The 1 Series is BMW’s smallest conventional car; a seemingly ordinary three- or five-door hatchback. Don’t let that fool you, though. Today’s mid-spec 1 Series is worth more than the sum of its parts thanks to advanced technology and impressive drivetrains that have filtered down from more expensive models.
Many buyers are looking for the badge and buy the cheapest engines, which lack character. It’s better to go for the slightly better ones, if possible, to really appreciate how well-engineered and capable the 1 Series is, especially with xDrive four-wheel drive.
The 1 Series is less glamorous than the 2 Series coupe, but it’s more practical and shares the latter’s excellent driving dynamics. It also has the dual benefits of being cheaper and generally more comfortable, which makes it arguably the better value of the two.
That said, this is a car that in some ways is only as good as the amount of money a customer is willing to throw at it. In the right spec with good optional extras added, it’s a marvel, but a cheap version left standard can be underwhelming. SE starts the range, followed by Sport and M Sport.
Choose the torquey Euro 6 emissions standard 120d for the best all-round balance of driver enjoyment – something BMW is famed for – as well as efficiency and resale value. For performance hunters, the extremely quick M140i is available in both body styles.
Styling and status 3/5
Forgettable design is a slight shame. The kidney grille and BMW badge carry a lot of weight with customers and overcome any misgivings about style. Higher trim grades look much more striking.
The entry-level petrol and diesel engines are fine, but uninspiring; even boring. Rise to 20i and 20d level for an amazing balance of fun and frugality. The dynamically tweaked M140i is for speed freaks.
People looking for prestige will be put off by the basic 1 Series SE’s 16-inch wheels, which look too small for the car. Sport looks much more the part and M Sport adds even more frills.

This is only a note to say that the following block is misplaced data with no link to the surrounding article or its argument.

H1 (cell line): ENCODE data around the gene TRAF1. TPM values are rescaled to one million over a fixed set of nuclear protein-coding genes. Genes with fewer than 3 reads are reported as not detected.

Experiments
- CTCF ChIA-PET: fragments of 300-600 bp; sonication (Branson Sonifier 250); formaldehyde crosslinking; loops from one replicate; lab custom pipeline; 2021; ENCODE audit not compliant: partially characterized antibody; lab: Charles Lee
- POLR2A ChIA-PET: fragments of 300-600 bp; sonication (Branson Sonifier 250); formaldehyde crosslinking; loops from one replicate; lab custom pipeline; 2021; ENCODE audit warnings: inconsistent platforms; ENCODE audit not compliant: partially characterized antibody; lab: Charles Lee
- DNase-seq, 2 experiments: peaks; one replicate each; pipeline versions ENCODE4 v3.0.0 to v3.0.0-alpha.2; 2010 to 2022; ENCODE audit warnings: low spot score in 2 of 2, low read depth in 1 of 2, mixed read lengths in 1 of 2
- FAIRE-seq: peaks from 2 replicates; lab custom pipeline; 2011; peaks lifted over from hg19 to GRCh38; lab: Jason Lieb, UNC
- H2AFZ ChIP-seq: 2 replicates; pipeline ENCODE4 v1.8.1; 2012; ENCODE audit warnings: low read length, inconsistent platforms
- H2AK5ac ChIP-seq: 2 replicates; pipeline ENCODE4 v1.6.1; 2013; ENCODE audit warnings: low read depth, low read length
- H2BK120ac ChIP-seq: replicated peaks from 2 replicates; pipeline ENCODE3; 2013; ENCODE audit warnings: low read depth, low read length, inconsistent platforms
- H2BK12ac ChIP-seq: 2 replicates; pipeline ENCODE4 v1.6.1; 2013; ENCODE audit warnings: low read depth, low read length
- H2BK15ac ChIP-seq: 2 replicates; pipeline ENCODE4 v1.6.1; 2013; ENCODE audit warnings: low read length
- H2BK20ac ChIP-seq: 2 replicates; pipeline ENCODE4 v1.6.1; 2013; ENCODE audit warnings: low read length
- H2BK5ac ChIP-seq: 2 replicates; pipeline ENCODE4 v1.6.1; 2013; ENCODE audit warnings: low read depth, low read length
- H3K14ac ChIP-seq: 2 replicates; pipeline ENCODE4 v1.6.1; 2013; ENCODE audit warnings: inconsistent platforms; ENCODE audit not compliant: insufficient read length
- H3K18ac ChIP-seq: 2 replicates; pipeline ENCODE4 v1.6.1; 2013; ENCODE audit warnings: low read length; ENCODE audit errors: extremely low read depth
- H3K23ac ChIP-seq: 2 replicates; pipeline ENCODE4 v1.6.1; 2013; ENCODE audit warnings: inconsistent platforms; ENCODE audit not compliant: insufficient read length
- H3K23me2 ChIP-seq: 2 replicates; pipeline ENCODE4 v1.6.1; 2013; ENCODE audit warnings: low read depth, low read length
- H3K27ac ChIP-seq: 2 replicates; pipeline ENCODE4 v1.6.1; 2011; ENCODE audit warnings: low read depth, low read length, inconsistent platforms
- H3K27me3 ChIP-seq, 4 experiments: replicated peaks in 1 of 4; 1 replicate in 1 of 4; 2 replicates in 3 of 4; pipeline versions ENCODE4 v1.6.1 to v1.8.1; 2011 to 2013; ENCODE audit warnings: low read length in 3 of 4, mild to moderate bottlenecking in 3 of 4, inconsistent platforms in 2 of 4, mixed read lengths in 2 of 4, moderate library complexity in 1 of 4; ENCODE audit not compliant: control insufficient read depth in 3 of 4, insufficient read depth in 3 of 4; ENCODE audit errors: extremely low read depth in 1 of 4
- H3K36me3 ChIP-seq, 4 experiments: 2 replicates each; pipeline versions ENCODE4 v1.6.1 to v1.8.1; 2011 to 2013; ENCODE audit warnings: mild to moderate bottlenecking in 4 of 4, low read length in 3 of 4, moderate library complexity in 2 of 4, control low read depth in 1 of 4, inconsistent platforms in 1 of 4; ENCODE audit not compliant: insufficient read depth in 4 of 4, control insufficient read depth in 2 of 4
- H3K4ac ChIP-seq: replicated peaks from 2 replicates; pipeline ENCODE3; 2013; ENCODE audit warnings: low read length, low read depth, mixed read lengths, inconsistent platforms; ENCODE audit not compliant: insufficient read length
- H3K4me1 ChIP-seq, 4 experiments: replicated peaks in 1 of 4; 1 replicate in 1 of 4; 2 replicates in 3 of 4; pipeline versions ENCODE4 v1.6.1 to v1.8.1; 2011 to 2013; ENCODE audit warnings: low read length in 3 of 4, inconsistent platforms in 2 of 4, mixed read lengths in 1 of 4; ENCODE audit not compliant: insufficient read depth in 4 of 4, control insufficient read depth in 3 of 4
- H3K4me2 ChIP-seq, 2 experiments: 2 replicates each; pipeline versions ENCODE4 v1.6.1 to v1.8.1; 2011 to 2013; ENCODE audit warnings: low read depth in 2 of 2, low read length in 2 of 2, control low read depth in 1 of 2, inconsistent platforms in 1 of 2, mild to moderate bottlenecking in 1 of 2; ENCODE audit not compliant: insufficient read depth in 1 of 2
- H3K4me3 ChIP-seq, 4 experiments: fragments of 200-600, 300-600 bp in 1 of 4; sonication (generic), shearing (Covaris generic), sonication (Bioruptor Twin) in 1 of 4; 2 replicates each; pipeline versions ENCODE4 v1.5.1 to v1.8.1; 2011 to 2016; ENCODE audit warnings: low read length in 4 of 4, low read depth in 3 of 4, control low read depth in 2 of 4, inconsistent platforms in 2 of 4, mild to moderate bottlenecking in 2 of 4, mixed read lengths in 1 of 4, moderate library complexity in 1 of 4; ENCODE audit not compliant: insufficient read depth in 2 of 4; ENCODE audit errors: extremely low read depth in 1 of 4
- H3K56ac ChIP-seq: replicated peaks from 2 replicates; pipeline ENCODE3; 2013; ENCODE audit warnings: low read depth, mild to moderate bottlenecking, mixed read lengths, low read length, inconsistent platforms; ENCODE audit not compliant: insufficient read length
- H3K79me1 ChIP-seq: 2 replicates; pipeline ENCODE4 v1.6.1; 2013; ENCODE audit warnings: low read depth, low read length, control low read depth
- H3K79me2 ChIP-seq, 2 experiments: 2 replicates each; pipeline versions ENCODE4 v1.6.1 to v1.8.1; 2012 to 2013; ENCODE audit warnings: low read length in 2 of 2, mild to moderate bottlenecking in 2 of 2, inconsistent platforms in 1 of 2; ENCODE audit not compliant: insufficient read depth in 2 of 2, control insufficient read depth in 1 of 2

Some would say the 1 Series’ interior is quite bland. The door trim and dashboard in low-spec models is a little basic-looking, but the instruments and centre console echo bigger BMWs’ and look both clean professional. The media screen integration is neat.
Equipment & technology 4/5
Navigation is standard on a decent list of technology. DAB radio, WiFi hotspot preparation and BMW Online services are included. The stereo would benefit from one of two upgrade options, and USB inputs are not standard.
Space & practicality 4/5
Although the boot is smaller than its key rivals’ and the aperture is relatively narrow, there are useful hooks and lashing eyes. The boot floor is single-level. Rear passengers will be happy enough.
The passenger front airbag, one of six, can be deactivated for carrying rear-facing child seats. Clever, adaptive LED headlights are available, but at a high cost.
Fuel economy & emissions 4/5
BMW’s engines are among the best for real-world fuel economy, but the lower-powered options often need to be worked harder, spoiling their returns.
Because the 1 Series can need extra spend on options, it isn’t cheap despite a low-looking starting point. It justifies its value for money with impressive driving manners and key technology highlights.
Verdict 3.7 stars
All 1 Series models are good, but combine the right drivetrain with the right trim grade and it’s an outstanding car to own.